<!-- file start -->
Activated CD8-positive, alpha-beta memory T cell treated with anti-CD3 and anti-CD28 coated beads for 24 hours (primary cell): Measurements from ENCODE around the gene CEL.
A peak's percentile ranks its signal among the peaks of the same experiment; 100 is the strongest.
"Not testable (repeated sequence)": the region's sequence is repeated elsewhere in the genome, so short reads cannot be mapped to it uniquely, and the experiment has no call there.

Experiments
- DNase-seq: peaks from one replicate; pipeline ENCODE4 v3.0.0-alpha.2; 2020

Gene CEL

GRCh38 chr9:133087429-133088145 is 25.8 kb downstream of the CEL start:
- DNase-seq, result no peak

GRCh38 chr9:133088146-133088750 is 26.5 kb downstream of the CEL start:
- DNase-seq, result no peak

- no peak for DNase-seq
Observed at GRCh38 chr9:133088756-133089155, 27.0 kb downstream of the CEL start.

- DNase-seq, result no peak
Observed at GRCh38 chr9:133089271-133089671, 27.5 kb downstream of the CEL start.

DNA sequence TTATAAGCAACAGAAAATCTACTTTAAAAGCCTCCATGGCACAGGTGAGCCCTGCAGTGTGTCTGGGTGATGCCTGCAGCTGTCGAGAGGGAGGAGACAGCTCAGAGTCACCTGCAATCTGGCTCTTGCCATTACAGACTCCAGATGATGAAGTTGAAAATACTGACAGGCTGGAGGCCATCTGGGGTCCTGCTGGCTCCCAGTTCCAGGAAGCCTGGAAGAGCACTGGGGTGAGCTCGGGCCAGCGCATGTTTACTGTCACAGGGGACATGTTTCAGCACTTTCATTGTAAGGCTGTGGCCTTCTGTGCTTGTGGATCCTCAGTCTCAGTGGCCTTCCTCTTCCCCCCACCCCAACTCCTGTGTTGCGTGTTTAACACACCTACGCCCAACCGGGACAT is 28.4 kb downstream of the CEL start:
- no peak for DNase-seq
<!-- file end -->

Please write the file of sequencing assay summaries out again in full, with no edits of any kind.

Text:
Activated CD8-positive, alpha-beta memory T cell treated with anti-CD3 and anti-CD28 coated beads for 24 hours (primary cell): Measurements from ENCODE around the gene CEL.
A peak's percentile ranks its signal among the peaks of the same experiment; 100 is the strongest.
"Not testable (repeated sequence)": the region's sequence is repeated elsewhere in the genome, so short reads cannot be mapped to it uniquely, and the experiment has no call there.

Experiments
- DNase-seq: peaks from one replicate; pipeline ENCODE4 v3.0.0-alpha.2; 2020

Gene CEL

GRCh38 chr9:133087429-133088145 is 25.8 kb downstream of the CEL start:
- DNase-seq, result no peak

GRCh38 chr9:133088146-133088750 is 26.5 kb downstream of the CEL start:
- DNase-seq, result no peak

- no peak for DNase-seq
Observed at GRCh38 chr9:133088756-133089155, 27.0 kb downstream of the CEL start.

- DNase-seq, result no peak
Observed at GRCh38 chr9:133089271-133089671, 27.5 kb downstream of the CEL start.

DNA sequence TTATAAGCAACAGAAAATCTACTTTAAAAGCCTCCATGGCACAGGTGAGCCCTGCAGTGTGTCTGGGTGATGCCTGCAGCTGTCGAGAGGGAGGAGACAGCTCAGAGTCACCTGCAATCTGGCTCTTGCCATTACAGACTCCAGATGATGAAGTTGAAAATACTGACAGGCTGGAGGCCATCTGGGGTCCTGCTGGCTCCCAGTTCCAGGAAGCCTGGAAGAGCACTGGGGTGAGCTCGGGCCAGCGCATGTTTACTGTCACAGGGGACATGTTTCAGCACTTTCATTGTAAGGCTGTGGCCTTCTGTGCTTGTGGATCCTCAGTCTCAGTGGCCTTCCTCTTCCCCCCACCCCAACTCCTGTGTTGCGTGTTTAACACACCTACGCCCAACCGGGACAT is 28.4 kb downstream of the CEL start:
- no peak for DNase-seq